Pytest-xdist has been my trusted workhorse for test parallelization for a couple of years. It's really cheap: basically one new dependency and a single command line parameter, and you're suddenly running pytest on all available cpu cores. Then the hard parts. If the suite contains integration tests which depend on e.g. databases things will get tricky. In-memory databases are available for most cases but it might require significant refactoring efforts to onboard them. Additionally, there are some obvious benefits in testing against real dependencies (e.g. databases) when possible. Furthermore, huge test suites tend to have some weak points considering e.g. isolation and interdependency. It's not uncommon to see that some tests require other tests to be executed before them in order to have the desired result. Fragile test suites tend to produce consistent results only when tests are ran in certain order. If the test suite has these sorts of weaknesses, getting pytest-xdist reliably up and running might be painful as xdist does not have any guarantees about the order without some customization.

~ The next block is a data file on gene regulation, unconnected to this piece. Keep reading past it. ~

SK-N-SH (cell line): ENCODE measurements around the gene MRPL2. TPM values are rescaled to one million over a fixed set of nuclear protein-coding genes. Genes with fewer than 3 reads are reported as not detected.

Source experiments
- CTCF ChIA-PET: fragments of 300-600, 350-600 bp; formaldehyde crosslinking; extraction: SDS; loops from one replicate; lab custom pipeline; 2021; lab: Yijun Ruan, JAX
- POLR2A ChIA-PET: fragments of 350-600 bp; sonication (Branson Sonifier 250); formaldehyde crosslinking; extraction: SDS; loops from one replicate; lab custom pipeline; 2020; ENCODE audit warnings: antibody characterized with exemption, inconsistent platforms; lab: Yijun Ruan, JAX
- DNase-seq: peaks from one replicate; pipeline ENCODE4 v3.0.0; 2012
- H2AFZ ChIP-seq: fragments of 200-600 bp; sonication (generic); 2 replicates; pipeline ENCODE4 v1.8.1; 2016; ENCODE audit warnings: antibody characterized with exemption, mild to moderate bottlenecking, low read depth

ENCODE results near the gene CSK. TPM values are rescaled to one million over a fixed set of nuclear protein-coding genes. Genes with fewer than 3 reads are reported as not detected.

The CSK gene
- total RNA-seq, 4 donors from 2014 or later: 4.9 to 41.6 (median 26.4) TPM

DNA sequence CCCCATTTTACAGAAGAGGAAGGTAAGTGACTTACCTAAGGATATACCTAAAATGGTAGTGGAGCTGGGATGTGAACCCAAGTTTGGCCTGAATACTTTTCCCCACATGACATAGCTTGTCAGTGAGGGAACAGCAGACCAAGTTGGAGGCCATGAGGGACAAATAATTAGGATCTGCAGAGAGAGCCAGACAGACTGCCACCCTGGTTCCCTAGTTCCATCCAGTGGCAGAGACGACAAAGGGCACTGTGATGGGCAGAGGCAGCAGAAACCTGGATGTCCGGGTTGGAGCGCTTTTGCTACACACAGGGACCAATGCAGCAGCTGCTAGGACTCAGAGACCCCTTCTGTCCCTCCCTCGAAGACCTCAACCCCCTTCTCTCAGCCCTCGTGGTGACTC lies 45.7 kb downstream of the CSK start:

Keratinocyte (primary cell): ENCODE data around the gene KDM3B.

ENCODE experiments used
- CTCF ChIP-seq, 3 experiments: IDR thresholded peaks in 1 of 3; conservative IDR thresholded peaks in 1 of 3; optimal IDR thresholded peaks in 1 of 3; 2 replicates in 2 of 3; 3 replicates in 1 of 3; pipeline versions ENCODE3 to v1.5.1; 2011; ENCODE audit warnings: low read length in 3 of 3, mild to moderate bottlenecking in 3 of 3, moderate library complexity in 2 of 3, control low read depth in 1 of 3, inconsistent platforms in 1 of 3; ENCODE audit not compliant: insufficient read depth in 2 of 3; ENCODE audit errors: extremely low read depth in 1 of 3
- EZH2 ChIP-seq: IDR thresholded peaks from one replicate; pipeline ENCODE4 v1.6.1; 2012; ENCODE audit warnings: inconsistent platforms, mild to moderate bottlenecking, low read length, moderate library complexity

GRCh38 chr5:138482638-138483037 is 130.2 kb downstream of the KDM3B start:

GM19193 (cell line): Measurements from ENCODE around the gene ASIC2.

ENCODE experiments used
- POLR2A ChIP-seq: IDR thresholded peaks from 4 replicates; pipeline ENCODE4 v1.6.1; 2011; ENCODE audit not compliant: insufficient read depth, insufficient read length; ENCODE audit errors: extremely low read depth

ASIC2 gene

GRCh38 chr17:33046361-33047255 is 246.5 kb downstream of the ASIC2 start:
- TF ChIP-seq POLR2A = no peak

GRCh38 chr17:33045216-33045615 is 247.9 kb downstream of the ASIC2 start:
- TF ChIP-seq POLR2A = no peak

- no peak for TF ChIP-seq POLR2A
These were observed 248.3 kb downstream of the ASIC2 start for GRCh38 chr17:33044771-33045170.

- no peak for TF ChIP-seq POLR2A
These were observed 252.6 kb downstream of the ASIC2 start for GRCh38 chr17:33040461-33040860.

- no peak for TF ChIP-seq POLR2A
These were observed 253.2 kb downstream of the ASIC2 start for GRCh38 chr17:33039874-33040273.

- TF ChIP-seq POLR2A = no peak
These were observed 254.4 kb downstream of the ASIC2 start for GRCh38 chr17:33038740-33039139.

One of the main motivations for pytest-split was to have a way to split the whole test suite such that the order in which tests are executed could be maintained. In other words, pytest-split tries to tackle the pain points of fragile test suites (in a cheap way).
To get the most out of parallel execution, it's usually beneficial to distribute the work across multiple different executors (e.g. different machines). Pytest-xdist has also support for distributed execution. However, the basic idea is that there's one master node which distributes the work to slaves. This basically means that there has to be communication channel between the master and the slaves. This is not always viable. For example, most free CI systems don't provide facilities for communication between different executors.
Pytest-split aims to provide a way to parallelize tests also in environments in which multiple executors can be utilized but there's no communication channel available between the executors.